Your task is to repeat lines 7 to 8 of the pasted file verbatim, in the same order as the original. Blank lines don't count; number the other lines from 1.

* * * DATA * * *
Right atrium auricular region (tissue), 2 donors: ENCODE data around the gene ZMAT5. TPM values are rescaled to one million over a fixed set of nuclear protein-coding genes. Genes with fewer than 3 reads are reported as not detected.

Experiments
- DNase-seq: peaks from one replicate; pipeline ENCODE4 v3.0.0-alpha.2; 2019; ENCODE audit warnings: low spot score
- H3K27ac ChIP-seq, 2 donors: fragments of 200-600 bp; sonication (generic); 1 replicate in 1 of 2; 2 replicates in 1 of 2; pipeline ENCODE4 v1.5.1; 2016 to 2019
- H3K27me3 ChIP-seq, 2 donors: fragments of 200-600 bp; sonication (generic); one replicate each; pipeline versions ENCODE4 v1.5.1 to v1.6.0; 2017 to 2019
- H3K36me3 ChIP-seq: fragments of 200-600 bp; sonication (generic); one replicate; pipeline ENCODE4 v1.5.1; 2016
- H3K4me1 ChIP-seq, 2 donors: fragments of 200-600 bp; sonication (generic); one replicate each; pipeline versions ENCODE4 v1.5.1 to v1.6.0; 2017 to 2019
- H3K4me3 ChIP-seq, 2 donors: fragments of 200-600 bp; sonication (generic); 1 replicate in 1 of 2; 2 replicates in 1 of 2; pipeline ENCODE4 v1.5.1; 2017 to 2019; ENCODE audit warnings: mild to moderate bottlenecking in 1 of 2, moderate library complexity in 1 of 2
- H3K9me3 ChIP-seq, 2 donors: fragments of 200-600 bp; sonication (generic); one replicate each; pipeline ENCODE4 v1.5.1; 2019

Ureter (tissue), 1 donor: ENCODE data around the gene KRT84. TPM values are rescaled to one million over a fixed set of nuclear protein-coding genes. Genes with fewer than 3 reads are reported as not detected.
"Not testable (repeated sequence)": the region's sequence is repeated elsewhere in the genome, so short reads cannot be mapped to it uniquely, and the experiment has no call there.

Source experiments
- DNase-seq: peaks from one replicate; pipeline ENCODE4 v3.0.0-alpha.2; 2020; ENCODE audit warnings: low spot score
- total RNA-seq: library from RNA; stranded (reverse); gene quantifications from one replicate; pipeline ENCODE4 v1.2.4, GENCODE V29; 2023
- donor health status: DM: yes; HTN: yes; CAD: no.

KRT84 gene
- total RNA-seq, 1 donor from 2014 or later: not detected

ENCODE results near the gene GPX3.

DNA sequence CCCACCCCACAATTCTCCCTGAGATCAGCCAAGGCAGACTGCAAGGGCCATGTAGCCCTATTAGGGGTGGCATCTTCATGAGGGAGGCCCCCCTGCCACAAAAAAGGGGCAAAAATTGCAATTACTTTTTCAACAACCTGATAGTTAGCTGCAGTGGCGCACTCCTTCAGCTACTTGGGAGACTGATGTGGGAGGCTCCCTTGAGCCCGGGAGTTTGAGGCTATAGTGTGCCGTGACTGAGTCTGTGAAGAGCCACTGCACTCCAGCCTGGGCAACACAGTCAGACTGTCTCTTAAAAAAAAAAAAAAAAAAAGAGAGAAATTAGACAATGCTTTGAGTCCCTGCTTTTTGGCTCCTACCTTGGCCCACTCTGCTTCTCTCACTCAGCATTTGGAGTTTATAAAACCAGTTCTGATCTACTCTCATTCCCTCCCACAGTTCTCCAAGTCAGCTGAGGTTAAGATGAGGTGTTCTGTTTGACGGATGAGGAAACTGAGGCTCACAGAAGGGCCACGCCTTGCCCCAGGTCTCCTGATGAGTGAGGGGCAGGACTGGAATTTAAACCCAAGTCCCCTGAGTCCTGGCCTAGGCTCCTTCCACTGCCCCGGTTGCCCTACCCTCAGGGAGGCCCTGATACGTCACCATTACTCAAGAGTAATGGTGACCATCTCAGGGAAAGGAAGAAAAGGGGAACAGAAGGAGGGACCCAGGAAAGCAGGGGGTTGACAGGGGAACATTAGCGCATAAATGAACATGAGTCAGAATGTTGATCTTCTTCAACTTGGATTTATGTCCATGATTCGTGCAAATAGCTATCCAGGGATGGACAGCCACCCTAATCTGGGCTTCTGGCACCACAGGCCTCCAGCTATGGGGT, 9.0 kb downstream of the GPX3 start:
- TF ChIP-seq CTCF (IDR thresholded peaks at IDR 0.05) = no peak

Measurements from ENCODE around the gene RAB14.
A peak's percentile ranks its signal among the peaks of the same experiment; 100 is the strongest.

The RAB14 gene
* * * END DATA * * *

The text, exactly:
- H3K4me1 ChIP-seq, 2 donors: fragments of 200-600 bp; sonication (generic); one replicate each; pipeline versions ENCODE4 v1.5.1 to v1.6.0; 2017 to 2019
- H3K4me3 ChIP-seq, 2 donors: fragments of 200-600 bp; sonication (generic); 1 replicate in 1 of 2; 2 replicates in 1 of 2; pipeline ENCODE4 v1.5.1; 2017 to 2019; ENCODE audit warnings: mild to moderate bottlenecking in 1 of 2, moderate library complexity in 1 of 2